Detecting imprinted genes in the pig genome by high-throughput cDNA-sequencing (RNA-seq)

O. Madsen, R.P.M.A. Crooijmans, L.A. Rund, L.B. Schook, M.A.M. Groenen
Plant and Animal Genome XVIII Conference, January 10-14, 2010, San Diego, CA


Genomic imprinting is an epigenetic phenomenon, where the level of expression of alleles depends on their parental origin. In mammals around 100 genes have experimentally been shown to be imprinted, mainly by studies in human and mouse. Studies in other mammals for imprinted genes are relative sparse and some of the imprinted genes have been shown to be species-specific imprinted. This suggests that in mammals the evolution of genomic imprinting, is a dynamic and ongoing process. A systematic investigation of imprinted genes in other mammals therefore is essential to achieve a detailed understanding of the evolution of imprinted genes in relation to their key role in brain development and regulation of growth and reproduction.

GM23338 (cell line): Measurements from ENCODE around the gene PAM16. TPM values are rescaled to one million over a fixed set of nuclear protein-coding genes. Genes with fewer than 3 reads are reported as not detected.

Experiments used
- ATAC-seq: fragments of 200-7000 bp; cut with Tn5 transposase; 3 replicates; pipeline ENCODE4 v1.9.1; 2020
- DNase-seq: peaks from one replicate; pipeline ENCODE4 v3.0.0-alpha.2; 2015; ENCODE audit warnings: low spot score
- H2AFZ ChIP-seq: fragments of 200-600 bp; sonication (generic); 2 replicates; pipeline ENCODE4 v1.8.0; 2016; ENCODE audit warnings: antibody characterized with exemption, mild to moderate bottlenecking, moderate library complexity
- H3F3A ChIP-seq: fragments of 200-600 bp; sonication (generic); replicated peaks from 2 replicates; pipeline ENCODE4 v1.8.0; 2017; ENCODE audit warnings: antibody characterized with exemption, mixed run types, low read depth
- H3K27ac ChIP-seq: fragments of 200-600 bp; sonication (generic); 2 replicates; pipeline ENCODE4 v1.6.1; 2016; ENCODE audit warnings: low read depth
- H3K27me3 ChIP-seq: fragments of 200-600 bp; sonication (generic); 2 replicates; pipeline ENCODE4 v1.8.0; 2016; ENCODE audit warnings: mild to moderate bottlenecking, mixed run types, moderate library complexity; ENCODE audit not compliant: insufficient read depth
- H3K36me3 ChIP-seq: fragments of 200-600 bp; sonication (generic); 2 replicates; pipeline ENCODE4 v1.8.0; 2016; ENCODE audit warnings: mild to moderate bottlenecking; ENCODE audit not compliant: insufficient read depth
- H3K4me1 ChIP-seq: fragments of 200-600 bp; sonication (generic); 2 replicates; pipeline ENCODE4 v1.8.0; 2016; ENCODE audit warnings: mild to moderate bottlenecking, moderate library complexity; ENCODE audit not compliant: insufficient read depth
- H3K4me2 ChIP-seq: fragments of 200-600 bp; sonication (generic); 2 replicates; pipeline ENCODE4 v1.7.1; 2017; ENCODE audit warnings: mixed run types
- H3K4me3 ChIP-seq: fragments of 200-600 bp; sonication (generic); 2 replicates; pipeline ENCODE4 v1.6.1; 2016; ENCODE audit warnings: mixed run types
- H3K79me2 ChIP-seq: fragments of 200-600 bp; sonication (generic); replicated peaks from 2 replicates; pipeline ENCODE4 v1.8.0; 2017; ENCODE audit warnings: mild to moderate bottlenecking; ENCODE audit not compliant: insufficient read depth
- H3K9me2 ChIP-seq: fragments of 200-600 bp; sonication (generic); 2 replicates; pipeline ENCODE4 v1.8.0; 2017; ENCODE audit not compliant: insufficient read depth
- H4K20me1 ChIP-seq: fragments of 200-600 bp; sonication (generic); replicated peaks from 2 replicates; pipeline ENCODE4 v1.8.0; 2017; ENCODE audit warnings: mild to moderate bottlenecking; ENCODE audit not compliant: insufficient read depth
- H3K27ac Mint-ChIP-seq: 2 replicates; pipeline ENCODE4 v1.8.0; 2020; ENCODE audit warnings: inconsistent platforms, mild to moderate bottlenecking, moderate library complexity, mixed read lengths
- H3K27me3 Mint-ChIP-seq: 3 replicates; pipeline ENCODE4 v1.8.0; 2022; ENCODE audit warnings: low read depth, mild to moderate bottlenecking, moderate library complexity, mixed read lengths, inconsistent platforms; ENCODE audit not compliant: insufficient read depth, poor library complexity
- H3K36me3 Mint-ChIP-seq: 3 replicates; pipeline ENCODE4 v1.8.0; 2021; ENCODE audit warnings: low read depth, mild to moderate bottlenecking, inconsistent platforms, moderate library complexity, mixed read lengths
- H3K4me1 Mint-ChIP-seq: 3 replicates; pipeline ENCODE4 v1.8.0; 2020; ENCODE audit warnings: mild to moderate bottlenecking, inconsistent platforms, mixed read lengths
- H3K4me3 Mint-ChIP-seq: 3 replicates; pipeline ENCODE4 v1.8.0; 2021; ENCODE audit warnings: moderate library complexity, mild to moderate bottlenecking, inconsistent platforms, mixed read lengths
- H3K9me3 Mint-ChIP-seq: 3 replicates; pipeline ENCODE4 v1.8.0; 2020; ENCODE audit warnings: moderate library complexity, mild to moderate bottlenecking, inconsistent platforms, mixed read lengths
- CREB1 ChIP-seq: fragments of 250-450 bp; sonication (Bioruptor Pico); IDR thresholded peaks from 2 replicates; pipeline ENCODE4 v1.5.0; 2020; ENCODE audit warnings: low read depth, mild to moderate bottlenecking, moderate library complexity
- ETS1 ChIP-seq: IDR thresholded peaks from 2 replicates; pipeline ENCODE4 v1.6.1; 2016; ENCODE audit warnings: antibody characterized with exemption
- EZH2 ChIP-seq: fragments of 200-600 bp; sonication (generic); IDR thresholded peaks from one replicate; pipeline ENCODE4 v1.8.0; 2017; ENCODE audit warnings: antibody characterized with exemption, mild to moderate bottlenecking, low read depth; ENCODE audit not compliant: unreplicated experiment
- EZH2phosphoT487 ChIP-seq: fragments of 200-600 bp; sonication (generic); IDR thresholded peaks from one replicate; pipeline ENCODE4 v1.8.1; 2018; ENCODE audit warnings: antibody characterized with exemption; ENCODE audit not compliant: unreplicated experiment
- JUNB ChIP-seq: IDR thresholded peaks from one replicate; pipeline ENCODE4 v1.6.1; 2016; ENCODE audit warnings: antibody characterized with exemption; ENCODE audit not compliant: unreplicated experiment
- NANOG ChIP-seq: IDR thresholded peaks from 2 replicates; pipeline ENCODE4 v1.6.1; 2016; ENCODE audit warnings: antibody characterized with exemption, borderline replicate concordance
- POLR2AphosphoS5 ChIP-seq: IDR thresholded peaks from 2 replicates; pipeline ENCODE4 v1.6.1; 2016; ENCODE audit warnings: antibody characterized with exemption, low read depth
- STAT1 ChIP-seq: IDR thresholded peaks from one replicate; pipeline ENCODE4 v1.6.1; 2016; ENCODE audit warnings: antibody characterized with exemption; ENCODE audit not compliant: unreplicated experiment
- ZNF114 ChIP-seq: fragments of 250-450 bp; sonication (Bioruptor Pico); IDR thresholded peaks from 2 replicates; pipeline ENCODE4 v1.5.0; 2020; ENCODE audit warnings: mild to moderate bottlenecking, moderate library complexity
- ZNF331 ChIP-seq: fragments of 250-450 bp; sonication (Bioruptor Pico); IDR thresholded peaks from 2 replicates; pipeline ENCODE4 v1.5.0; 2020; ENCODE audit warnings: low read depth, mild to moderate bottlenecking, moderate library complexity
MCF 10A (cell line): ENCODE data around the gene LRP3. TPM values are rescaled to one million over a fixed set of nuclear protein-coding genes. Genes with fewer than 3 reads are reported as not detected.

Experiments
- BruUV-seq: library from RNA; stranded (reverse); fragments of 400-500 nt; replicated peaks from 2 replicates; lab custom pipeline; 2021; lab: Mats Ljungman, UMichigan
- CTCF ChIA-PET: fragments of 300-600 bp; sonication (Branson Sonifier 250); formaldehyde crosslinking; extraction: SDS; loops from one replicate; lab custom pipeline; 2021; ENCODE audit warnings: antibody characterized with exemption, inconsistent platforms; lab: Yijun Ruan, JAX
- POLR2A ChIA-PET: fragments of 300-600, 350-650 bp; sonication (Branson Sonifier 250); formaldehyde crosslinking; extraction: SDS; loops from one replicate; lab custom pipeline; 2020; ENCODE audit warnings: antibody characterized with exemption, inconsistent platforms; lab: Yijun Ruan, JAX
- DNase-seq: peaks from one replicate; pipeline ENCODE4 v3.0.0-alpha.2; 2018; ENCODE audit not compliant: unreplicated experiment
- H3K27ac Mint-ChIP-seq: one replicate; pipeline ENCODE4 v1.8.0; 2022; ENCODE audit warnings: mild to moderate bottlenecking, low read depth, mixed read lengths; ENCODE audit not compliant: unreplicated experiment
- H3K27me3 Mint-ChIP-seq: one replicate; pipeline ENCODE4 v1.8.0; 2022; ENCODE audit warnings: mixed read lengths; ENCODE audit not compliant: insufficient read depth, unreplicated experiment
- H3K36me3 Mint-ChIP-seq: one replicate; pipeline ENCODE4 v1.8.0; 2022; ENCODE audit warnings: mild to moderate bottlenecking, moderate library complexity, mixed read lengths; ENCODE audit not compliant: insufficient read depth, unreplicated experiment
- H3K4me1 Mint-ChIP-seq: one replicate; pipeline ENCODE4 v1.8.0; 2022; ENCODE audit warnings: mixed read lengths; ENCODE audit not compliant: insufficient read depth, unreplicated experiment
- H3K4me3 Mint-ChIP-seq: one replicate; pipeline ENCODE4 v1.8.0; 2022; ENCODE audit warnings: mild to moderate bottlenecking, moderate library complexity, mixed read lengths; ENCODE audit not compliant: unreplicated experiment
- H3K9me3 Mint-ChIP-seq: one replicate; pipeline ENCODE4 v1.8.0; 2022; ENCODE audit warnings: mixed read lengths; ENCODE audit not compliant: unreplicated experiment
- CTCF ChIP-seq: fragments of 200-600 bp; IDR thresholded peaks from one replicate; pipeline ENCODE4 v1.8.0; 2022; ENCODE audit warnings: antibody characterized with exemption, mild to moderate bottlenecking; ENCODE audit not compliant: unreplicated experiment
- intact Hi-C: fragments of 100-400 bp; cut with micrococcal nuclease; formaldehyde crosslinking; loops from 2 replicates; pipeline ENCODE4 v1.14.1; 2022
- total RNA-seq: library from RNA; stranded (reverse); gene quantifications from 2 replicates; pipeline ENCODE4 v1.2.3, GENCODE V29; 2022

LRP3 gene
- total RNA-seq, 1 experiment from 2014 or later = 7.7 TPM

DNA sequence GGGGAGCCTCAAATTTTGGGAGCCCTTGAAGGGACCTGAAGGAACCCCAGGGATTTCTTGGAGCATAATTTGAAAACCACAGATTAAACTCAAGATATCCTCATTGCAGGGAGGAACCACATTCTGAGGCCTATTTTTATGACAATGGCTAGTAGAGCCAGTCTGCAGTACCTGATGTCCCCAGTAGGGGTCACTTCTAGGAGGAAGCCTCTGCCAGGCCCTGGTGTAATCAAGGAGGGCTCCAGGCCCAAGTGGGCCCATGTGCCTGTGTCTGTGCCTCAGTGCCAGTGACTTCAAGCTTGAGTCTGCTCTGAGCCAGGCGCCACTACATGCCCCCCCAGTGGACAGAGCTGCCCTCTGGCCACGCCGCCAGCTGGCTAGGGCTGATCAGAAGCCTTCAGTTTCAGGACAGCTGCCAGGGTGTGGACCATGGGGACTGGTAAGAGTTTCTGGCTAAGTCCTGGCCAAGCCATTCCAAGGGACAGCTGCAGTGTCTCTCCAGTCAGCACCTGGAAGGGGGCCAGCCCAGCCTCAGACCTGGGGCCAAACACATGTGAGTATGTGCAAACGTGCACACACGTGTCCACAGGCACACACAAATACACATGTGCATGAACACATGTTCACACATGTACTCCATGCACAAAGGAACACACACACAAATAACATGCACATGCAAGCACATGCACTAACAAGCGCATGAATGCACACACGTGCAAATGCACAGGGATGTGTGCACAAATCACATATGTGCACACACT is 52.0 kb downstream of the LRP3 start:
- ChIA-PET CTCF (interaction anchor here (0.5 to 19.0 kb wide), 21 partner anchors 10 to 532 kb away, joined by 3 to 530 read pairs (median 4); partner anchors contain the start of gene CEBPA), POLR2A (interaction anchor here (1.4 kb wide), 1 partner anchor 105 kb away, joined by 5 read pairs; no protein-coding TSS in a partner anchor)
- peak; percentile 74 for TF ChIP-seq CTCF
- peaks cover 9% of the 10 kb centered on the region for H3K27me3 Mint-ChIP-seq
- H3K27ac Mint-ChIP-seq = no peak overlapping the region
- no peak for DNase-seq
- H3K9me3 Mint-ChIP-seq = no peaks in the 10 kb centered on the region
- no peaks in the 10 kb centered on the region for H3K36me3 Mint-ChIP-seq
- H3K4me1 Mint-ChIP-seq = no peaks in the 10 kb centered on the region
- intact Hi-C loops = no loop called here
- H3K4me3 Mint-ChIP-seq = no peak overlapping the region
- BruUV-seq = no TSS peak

High-throughput DNA sequencing of transcriptomes (RNA-seq) is a powerful new tool for e.g. detecting alternative splicing; quantifying gene expression levels and distinguish allele specific expression. The latter makes RNA-seq a very valuable method for validating known and detecting novel imprinted genes. This study aims to detect both established and novel imprinted genes in the placenta of pigs. cDNA from placenta of a clone of the sequenced pig “Tabasco” has been paired-end sequenced by the Illumina GA2 technology. These RNA-seq sequences will be compared against known Tabasco specific SNPs to detect mono-allelic expression. Results from these analyses will be presented.

Research also presented at Society for Molecular Biology and Evolution Annual Meeting, July 4-8, Lyon, France.